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UCU pledges support to #LetThemTeach campaign

The UCU has backed calls for the entire teaching profession to be added to the 'shortage occupation list'

UCU backs let them teach campaign international teachers

The UCU has backed calls for the entire teaching profession to be added to the 'shortage occupation list'

The University and College Union (UCU) has said it is "delighted" to back the Tes #LetThemTeach campaign. The campaign, which has already received the backing of school teacher unions and the Association of Colleges, was launched last month, with a parliamentary petition launched this week. 

It aims to stop non-EU international teachers from being turned away from Britain, and follows a Tes investigation which revealed that desperately needed international teachers are being forced to quit their jobs and leave the country at short notice because they cannot renew their visas.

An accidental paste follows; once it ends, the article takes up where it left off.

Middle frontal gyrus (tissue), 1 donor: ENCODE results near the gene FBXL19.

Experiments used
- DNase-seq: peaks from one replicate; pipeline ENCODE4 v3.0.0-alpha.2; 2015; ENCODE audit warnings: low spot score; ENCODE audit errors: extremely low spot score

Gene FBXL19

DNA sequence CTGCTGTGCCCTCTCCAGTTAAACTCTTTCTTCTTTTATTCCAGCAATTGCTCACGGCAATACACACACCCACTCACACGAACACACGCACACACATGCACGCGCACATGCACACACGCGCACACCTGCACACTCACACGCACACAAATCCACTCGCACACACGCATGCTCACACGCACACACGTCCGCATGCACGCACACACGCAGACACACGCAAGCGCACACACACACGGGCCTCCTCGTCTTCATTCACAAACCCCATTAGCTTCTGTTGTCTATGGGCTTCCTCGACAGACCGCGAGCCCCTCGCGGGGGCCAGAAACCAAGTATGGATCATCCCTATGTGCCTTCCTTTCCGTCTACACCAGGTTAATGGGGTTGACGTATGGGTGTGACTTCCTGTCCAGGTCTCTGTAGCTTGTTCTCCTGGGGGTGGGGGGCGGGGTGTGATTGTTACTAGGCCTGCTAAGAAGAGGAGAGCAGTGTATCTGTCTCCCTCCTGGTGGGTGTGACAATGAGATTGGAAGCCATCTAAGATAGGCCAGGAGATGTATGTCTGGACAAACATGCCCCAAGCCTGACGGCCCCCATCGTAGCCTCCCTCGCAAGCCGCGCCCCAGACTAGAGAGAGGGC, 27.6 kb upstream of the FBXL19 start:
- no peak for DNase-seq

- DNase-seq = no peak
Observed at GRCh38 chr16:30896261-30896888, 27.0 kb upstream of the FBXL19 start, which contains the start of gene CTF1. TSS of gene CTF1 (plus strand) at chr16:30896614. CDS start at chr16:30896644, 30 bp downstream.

#LetThemTeach therefore calls for the entire teaching profession to be added to the "shortage occupation list", which gives higher priority for visas each month. Currently only teachers in four subjects – maths, physics, computer science and Mandarin – are on the list.

Restricting the right to work

UCU general secretary, Sally Hunt, said: "UCU is delighted to back the #LetThemTeach campaign. Restricting people’s right to work here obviously puts extra pressure on international teachers, but it also has a real impact on other staff and students who are faced with rising workloads and a lack of continuity."

She added: "The best way to deal with the recruitment crisis in further education is to make the job an attractive one, and that starts with proper pay and conditions. The worst possible way to deal with it is to seek ways to remove teachers we already have."

Please support our campaign and sign the Let Them Teach petition. If the petition hits 10,000 signatures the government is obliged to formally respond to it. If it hits 100,000 signatures it will be considered for a debate in Parliament. To sign it, click here. 

Find out more about Tes’ campaign by visiting the Let Them Teach homepage.

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